If you’re feeling nostalgic for or simply interested in visiting a restaurant with gypsy music – Romani musicians performing lighthearted traditional Hungarian melodies – head to Kéhli in Budapest. Located in Óbuda, the restaurant earned its fame as the haunt of Gyula Krúdy (1878-1933), a famous gourmet-writer who lived around the corner in what is now the Museum of Hospitality (with a wonderful collection, consider it a post-meal treat).

Kéhli serves all signature Hungarian dishes, from goulash to catfish paprikash with túrós csusza. Apart from the stuffed cabbage, the winner at my table turned out to be the Gundel palacsinta dessert: a thin crepe filled with ground and sweetened walnuts and dunked in chocolate cream (arriving in flames for visual flourish). Despite the restaurant's fame and steep price points (€15-22 mains), Kéhli is no tourist trap and most tables are filled by local Hungarians. Live music schedule: every evening plus Sunday lunchtime.

When in 2017 Szabina Szulló and Tamás Széll (a European Bocuse d'Or winner and celebrity-chef in Hungary) announced they were leaving the Michelin-starred Onyx restaurant to venture out on their own, one didn’t need a business degree to predict success. The idea of Stand25 Bistro was to prove that Hungarian fare can be more than a gut-busting, high-carb, greasy affair. The restaurant's success was immediate: a well-to-do local crowd fills Stand25's tables each day.

Although not ground-breaking, the dishes are very good. The crimson-hued goulash soup is exactly as it should be, strewn with crusted cubes of beef and brightened with chopped celery. The layered potatoes come with crisped-up sausages, eggs, and sour cream. Both the somlói galuska, a sponge cake coated in whipped cream and chocolate syrup, and the túrógombóc, cottage cheese dumplings with foamed sour cream and cherry preserves, are worth any sugar-induced guilt that might overcome you.

Note that price points are steep: a two-course meal with a glass of wine will set you back by €45-50 per person. Nonetheless, Mr. Széll’s disciplined approach, which can occasionally be observed through the open kitchen, sets a new standard in Budapest – other restaurants would do well to take cues from Stand25's concept, hospitality, and execution.

Over the years, Chef Szabolcs Nagy has won many fans for his brand of cooking, which isn't confined to goulash and all things paprika yet Hungarian in spirit. Szabolcs, who currently oversees the kitchen of N28, a casually elegant restaurant off Andrássy Avenue, finds inspiration in the food of Transdanubia in western Hungary. There, dishes reflect the influence of sizable German communities that settled down in the 18th century.

The daily changing menu might feature delicious stewed gizzards, foie gras, or lamb fries. Not into offals? How about roast sausages stuffed with yeast bread (instead of rice, as in eaastern Hungary)? Or perhaps marbled mangalica from a small farm in the Zala region? Pure-tasting catfish? Lots of seasonal vegetables and winter preserves play more than supporting roles. Be sure not to miss the poppy-seeds based desserts.

The owners deal also in wines, meaning that pairing options abound, sourced from the major wine regions in Hungary (for example Tokaj, Eger, Balaton). There's a two and three-course lunch prix fixe and a focused dinner menu with €15-20 mains.

When the hunger for affordable Hungarian food hits you in Budapest's downtown, Tüköry restaurant is one of your best bets. Opened in 1958, Tüköry serves affordable – mains are €10-15 local classics in an adorably weathered space fitted with wooden booths and red-and-white checkered tablecloths.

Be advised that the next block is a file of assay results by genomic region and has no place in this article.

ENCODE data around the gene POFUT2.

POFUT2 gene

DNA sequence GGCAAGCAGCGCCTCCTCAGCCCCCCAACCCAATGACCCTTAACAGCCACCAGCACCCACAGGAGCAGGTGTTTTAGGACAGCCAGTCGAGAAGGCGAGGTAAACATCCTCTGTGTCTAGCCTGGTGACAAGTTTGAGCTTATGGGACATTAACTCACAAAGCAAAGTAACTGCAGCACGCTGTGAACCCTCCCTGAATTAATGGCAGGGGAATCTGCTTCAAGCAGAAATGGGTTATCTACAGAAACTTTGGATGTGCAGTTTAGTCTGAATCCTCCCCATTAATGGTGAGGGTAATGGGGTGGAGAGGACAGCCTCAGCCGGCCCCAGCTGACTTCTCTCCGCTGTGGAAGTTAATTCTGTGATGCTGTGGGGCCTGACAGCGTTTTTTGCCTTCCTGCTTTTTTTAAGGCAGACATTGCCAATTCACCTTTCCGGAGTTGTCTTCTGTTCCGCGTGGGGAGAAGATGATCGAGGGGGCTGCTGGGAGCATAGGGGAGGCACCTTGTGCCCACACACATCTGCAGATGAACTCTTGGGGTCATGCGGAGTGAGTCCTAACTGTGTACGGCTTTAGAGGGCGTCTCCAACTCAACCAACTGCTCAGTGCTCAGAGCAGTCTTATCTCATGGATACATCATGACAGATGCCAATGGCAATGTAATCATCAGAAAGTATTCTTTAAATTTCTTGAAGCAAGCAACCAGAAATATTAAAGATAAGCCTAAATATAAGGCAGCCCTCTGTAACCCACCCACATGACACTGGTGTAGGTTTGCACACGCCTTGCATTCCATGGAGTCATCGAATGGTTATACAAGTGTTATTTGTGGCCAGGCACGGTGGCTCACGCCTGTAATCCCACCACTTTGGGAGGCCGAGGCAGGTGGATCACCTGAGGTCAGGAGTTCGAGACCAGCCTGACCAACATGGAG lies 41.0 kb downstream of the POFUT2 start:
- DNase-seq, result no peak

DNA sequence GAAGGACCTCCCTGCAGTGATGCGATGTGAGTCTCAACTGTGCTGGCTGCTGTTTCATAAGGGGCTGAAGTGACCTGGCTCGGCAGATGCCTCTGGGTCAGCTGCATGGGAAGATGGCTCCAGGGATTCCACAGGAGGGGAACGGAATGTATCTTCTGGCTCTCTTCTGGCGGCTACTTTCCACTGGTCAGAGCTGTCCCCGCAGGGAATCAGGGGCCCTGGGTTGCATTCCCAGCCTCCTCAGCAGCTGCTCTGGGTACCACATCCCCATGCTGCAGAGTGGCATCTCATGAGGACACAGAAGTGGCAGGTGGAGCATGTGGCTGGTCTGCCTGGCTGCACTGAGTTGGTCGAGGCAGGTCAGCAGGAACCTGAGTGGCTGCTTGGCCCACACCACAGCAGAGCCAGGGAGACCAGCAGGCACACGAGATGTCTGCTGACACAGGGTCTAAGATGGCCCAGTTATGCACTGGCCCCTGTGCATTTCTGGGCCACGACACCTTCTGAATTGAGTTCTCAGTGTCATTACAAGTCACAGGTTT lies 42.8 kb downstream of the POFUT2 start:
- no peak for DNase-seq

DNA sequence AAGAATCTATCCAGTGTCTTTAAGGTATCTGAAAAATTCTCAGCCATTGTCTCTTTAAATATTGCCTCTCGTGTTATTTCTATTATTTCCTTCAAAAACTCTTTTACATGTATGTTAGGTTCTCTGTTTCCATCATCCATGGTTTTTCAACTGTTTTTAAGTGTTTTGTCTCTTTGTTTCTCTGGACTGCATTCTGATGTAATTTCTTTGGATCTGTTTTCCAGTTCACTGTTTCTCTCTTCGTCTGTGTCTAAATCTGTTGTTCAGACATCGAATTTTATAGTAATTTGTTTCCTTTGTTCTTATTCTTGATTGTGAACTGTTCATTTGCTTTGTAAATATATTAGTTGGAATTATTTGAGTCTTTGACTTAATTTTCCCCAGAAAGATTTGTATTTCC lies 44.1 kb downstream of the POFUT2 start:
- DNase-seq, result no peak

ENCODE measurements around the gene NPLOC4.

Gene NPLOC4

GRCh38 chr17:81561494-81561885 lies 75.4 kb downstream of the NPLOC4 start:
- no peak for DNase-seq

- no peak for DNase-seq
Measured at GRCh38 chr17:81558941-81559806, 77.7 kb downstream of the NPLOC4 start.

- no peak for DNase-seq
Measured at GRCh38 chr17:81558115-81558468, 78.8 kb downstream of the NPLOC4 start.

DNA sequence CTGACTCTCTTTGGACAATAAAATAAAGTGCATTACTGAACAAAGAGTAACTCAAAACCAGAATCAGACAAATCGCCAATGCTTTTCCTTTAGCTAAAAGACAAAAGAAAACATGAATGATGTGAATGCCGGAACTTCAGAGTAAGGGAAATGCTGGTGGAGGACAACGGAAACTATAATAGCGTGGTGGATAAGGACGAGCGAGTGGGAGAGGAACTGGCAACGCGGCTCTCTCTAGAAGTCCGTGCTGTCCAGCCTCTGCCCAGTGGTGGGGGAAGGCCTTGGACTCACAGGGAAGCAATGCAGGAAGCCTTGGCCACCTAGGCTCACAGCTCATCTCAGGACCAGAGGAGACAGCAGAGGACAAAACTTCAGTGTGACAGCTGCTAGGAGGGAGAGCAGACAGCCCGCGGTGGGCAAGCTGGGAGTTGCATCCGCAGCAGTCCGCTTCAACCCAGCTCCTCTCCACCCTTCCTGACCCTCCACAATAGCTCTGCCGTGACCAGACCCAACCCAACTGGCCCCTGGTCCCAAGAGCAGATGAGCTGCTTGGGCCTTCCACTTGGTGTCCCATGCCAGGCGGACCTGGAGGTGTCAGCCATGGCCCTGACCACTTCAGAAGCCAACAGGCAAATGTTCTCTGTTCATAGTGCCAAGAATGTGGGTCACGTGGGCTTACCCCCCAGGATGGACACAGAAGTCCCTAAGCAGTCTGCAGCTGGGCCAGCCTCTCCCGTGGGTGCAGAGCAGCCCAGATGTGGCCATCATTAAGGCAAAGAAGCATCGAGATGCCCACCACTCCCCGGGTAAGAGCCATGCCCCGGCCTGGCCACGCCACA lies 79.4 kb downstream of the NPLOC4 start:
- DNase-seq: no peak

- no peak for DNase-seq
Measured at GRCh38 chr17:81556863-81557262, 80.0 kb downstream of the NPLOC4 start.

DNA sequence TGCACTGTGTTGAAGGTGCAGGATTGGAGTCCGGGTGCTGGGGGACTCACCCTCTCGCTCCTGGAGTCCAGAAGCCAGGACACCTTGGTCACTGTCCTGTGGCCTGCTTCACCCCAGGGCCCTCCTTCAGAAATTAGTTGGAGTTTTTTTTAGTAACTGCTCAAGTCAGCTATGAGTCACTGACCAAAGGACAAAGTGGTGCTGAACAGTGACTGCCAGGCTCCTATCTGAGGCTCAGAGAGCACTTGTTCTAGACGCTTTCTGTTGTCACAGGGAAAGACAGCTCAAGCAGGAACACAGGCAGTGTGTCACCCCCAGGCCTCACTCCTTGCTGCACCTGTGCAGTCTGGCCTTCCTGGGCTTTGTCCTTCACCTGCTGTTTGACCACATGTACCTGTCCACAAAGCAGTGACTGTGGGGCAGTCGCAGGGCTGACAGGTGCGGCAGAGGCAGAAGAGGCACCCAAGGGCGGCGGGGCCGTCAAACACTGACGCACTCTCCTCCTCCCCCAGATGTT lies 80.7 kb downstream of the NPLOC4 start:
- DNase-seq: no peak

Tüköry is far from the top restaurants in Budapest, but the beef stew (pörkölt), the made-to-order schnitzel-dishes (frissensültek), and the Hungarian crepes (palacsinta) are unlikely to disappoint. Patrons are a mix of tourists and locals from the area. On weekdays, office workers swarm the place for the two-course lunch prix fixe. Hungarian wines, beers, and pálinka (the local fruit brandy) are also available.

Opened in 1994, Király 100 is a traditional Hungarian restaurant a bit outside the city center, lining the historical Király Street. Exposed beams and rafters evoke chalet vibes inside the snug two-story space, perhaps as a legacy of the beer hall that first occupied the premises in 1893 (even today, many people come for beers only).

In addition to classics such as a liver dumpling soup, goulash, and stuffed cabbage made from Managlica pork, the restaurant specializes in roasted duck, fried chicken, and homemade pastas. Mains are €13-18. Also here: dozens of pálinka, the local distilled fruit brandy. Patrons consist of tourists and middle-class Hungarian families who prefer a neighborhood stalwart to a trendy establishment in the city center.

Bestia is a fashionable restaurant located right by Saint Stephen's Basilica, one of Budapest's most visited attractions. With prime views onto the Renaissance Revival church and crowd-pleasing hits blasting through the speakers, Bestia has quickly become a tourist-favorite. The lively restaurant specializes in pricey Josper-grilled steaks and barbecued pork in addition to the usual suspects of city-center restaurants (burgers, goulash, mac & cheese). A full-service bar serves craft beers, bespoke cocktails, and Hungarian wines.

Located inside the tourist-heavy Gozsdu Udvar, Spíler is one of the most popular restaurants within Budapest's buzzing Jewish Quarter. The massive space features three Instagrammable dining rooms that operate at capacity most evenings (also at full noise level). The menu comprises reliably made international bistro and diner fare – nachos, wings, salads, burgers — alongside traditional Hungarian classics (goulash soup, paprika sausages). Local wines and craft beers are available to pair. Mains are €15-20.